Janine Jansen (violin), Boris Brovtsyn (violin), Amihai Grosz (viola), Maxim Rysanov (viola), Torleif Thedéen (cello), Jens Peter Maintz (cello)
Schoenberg: Verklärte Nacht
Schubert: String Quintet in C Major
The Janine Jansen All-Stars are not like other chamber ensembles. In fact, they are hardly an ensemble at all. Everything they play is perfectly coordinated of course, but you rarely get the feeling that the group is working as a single entity. Instead, these revered soloists perform, for the most part, as soloists. Every phrase in every part is presented with emotion bordering on pathos, and nothing is treated as filler. Everything matters.
The benefits of this sort of approach are manifold, but there are plenty of problems too. Fortunately, the works chosen for this tour, Verklärte Nacht and Schubert's C Major Quintet, have both the quality and the complexity the group needs to show off its many strengths, both collective and individual. The Schoenberg comes off best – the piece is meaty enough to offer something substantial for all of these heavyweights to get their teeth into – but Schubert also benefits from the sheer quantity of musical talent on the stage.
The unity of ensemble and of intent between the players was clearly hard-won, and everything in this performance felt well rehearsed, even over rehearsed. Despite the multiplicity of interpretive angles from within the ensemble, a clear and singular musical vision was apparent throughout, and this presumably came from Jansen. Tempos and dynamics were often extreme, suggesting dictatorial decision making at the rehearsal stage rather than committee thinking. And clarity of texture was an over-riding concern throughout, a quality that benefited the Schoenberg more than it did the Schubert.
Schoenberg's Verklärte Nacht is at least as well known in its orchestral arrangement, leading some performers of the sextet version to expand the textures and go for a large, all-embracing sound. Not so Jansen and her colleagues. Everything here was about the detail. There was plenty of expression too, but this was always balanced by a concern for exact intonation, tonal purity and musical architecture. The solo qualities of each of the players often worked to the benefit of Schoenberg's variegated textures. He often has three or four completely different textures going on at once, so having players on each part who can really keep those ideas separate and individual gives the music the sense of inner variety it regularly relies on.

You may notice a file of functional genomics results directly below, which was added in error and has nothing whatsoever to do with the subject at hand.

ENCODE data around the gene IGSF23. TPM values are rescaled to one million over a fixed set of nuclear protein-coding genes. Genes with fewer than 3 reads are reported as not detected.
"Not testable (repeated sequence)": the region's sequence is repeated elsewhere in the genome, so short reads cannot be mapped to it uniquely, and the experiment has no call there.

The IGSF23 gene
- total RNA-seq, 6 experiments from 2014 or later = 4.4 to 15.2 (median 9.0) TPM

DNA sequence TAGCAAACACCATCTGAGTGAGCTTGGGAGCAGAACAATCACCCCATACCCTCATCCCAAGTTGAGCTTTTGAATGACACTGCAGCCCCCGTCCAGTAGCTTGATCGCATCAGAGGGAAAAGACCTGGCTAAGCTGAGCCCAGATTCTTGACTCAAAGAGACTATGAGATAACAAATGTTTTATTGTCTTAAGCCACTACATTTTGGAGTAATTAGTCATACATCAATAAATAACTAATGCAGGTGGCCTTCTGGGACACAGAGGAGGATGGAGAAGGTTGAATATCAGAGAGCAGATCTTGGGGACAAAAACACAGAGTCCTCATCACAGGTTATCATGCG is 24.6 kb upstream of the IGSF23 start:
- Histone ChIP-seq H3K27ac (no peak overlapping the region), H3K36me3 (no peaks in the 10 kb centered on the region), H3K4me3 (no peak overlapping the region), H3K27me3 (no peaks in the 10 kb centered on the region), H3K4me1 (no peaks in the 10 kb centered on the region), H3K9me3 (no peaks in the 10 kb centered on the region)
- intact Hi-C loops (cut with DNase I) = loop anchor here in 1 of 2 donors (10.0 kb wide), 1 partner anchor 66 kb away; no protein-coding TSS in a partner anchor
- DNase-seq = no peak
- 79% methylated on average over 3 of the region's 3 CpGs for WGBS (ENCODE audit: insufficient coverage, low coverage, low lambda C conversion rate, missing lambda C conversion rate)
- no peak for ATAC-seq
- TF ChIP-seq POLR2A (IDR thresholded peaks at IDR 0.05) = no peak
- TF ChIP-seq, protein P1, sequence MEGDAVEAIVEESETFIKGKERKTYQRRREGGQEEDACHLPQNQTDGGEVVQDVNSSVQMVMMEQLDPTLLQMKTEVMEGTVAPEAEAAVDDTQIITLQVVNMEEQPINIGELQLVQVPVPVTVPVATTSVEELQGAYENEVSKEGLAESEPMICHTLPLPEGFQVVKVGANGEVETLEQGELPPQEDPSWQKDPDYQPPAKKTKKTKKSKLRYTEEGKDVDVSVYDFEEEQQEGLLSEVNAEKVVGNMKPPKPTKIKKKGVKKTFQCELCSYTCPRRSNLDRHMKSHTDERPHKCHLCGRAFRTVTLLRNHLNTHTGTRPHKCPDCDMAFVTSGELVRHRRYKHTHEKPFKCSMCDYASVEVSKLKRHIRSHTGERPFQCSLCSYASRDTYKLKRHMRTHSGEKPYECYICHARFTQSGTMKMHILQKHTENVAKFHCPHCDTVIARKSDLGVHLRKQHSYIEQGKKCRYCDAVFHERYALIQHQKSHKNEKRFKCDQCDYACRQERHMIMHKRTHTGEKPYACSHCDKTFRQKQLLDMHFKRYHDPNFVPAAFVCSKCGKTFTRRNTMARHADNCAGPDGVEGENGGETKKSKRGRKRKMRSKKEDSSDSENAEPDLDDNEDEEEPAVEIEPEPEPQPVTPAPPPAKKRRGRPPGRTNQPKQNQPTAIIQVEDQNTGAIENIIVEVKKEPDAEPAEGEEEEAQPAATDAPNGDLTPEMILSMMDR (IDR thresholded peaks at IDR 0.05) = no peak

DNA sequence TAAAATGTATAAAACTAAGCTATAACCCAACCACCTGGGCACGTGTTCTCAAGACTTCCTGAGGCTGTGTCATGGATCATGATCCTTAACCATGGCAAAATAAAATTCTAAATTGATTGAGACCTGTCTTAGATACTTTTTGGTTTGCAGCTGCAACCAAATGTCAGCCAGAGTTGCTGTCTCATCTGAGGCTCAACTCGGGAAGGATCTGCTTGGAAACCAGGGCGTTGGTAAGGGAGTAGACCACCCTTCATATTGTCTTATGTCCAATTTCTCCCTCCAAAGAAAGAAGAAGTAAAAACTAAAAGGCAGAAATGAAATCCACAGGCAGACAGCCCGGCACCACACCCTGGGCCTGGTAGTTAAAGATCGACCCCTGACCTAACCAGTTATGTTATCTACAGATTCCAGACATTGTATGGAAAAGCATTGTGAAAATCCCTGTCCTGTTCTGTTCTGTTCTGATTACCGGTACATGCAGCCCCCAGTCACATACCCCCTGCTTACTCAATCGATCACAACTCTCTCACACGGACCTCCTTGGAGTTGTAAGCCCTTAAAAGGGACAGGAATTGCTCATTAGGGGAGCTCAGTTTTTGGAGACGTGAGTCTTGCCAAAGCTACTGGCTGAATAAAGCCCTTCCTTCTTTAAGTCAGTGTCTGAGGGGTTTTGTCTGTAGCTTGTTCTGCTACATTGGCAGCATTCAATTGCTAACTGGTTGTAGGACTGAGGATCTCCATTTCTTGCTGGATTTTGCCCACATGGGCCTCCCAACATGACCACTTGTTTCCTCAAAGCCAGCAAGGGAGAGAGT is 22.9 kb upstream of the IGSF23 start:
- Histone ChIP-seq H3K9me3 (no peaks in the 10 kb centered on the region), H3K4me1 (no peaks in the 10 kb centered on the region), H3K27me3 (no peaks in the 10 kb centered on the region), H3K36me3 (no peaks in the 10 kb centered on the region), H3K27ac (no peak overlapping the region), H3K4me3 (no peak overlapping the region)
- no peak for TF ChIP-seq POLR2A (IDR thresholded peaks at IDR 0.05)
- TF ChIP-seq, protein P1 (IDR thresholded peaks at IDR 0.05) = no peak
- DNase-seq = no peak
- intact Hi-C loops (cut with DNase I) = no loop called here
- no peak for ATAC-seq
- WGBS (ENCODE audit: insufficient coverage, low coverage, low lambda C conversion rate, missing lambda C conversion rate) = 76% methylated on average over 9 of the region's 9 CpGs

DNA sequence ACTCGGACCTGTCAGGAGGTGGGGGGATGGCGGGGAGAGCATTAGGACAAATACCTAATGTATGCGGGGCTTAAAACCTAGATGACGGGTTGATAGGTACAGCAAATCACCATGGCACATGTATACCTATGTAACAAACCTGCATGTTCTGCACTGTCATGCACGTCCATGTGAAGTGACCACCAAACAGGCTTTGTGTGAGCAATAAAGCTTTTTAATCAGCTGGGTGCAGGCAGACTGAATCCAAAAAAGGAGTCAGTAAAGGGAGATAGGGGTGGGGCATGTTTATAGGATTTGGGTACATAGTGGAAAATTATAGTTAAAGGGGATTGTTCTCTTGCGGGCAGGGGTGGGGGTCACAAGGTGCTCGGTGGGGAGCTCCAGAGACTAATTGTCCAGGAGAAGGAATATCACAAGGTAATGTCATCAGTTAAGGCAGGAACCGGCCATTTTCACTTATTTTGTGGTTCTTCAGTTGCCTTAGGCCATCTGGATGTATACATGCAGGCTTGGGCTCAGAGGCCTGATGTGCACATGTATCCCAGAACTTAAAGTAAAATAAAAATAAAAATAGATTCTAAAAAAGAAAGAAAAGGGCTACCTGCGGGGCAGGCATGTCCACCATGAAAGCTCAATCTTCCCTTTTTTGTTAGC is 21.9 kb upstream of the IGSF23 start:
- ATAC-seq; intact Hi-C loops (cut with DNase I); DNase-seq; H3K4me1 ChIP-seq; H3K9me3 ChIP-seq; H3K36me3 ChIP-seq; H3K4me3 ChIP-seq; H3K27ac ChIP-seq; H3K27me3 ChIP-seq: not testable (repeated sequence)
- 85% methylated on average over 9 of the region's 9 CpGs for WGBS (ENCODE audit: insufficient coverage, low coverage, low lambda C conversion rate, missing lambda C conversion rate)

For the whole of the first half, the players leant forward in their seats, the intensity of the music always reflected in their body language. When they returned after the interval, I was expecting to see some more relaxed postures, some sitting back and letting the music flow. But no, the Schubert turned out to be just as intense, and was presented with similarly furrowed brows. Tempos and dynamics were just as extreme as in the Schoenberg, but this time the results seemed more stilted and less in the spirit of the music itself. True enough, the quiet moments of both pieces, the opening of the Schoenberg for example, and the opening of Schubert's adagio, rely on stillness tinged with foreboding. But Schubert doesn't do things on the same scale. And while the tempos and dynamics were extreme, the vibrato and rubato were strictly controlled. In many ways, the Schubert was performed according to Classical-era performing conventions, but at any point the music was louder, quieter, faster or slower than almost any version on record.
Janine Jansen was billed as the star of this concert, but there weren't many occasions in the programme for her to show off her skills. The opening of Schubert's adagio was one. Here, the ensemble played the theme and accompaniment relatively straight, while Jansen performed the obbligato with a satisfyingly wide range of attacks and colours. Similarly with the main theme of the finale. Here Jansen was able to keep the main theme sounding rustic, but the detail with which she articulated the phrases, and even the individual notes, marked this out as the playing of an exceptional violinist.
If the Schoenberg succeeded better than the Schubert in this programme, it was mainly because Schubert's music doesn't respond as well to extremes. The coherency of the C Major Quintet was regularly tested by overly long pauses, unrelated tempos between sections, and extreme dynamic contrasts that prevented sections and phrases from relating to the passages around them. However, Schoenberg seems to respond well to this approach. The clarity that these players brought to Verklärte Nacht may have prevented it from sounding mysterious when it should have, let alone nocturnal, but the sheer quantity of musical interest that it revealed outweighed any reservations.